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Mr. Allen: To ask the Secretary of State for the Home Department how many children aged under 18 years were received into prison custody on remand and under sentence between (a) April 1999 and April 2000 and (b) April 2000 and April 2001. 
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|Type of reception(17)||April 1999 to March 2000||April 2000 to March 2001|
(17) Initial receptions only; each prisoner is only counted once under their initial custody type.
(18) The Prison Service holds most under 18s in young offender institutions or in specialist accommodation for that age range.
Mr. Allen: To ask the Secretary of State for the Home Department in each month since the introduction of the detention and training order on 1 April 2000 how many young people have received orders of (a) four months, (b) six months, (c) eight months, (d) 10 months, (e) 12 months, (f) 18 months and (g) 24 months broken down by age and gender. 
Mr. Allen: To ask the Secretary of State for the Home Department what recent discussions he has had on seeking an internationally recognised redefinition of asylum and economic migration; and if he will make a statement. 
Angela Eagle: Within the European Union, discussions are in hand on a package of measures designed to set out shared minimum standards on asylum procedures and processes. A proposal for a Council Directive on qualification as a refugee is expected to be presented by the European Commission very shortly. The United Kingdom has participated actively in European discussions on all asylum issues, opting into all the measures presented to date, and will continue to do so.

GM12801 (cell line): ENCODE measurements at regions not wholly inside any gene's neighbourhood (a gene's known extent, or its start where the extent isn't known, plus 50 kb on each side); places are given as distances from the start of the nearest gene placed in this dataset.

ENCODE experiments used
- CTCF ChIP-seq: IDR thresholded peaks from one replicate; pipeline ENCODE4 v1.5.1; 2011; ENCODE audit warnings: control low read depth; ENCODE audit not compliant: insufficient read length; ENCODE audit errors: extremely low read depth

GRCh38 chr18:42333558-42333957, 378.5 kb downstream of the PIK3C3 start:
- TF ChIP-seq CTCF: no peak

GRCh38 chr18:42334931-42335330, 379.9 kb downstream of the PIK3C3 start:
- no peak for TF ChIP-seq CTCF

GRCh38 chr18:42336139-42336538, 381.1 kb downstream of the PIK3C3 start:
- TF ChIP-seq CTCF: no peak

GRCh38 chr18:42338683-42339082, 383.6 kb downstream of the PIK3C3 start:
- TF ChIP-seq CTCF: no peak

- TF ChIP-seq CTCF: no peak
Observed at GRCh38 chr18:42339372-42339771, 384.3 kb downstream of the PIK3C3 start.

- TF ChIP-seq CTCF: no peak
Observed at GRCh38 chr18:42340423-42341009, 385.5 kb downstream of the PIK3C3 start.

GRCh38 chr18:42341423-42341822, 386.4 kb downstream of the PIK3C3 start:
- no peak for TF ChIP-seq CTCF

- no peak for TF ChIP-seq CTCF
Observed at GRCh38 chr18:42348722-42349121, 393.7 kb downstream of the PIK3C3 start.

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Economic migration is similarly the subject of on-going discussions at a Community levelmost recently at this week's European Conference on Migration held in Brusselsin the context of the European Commission's communication on a Community immigration policy. This communication is concerned, among other things, with the management of labour migration. We have welcomed this communication, while noting that the United Kingdom's approach to specific proposals for legal instruments will be influenced by its Protocols to the Treaties.
Mr. Allen: To ask the Secretary of State for the Home Department if he will introduce standards for response times from the police in answering telephone calls; and if he will make a statement. 
Mr. Brady: To ask the Secretary of State for the Home Department how many football banning orders have been issued to date; and of those how many were in respect of individuals with no relevant previous criminal convictions. 
Mr. Denham [holding answer 15 October 2001]: The current number of extant football banning orders imposed by the courts is 716. All types of order, other than orders on complaint, were imposed following conviction of a football related offence as defined in schedule 1 of the Football Spectators Act 1989. All persons subject to orders on complaint have convictions for violence or public order offences, though not necessarily football related.
|Type of order||Number|
|Exclusion Orders (imposed under section 30 of the Public Order Act 1986)||53|
|Restriction Orders (imposed under section 15 of the Football Spectators Act 1989)||31|
|Domestic Football Banning Orders (imposed under Football (Offences and Disorder) Act 1999)||54|
|International Football Banning Orders (imposed under Football (Offences and Disorder) Act 1999)||51|
|Orders on Conviction (imposed under section 14A of the Football Spectators Act 1989as amended by the Football (Disorder) Act 2000)||444|
|Orders on Complaint (imposed under section 14B of the Football Spectators Act 1989as amended by the Football (Disorder) Act 2000)||83|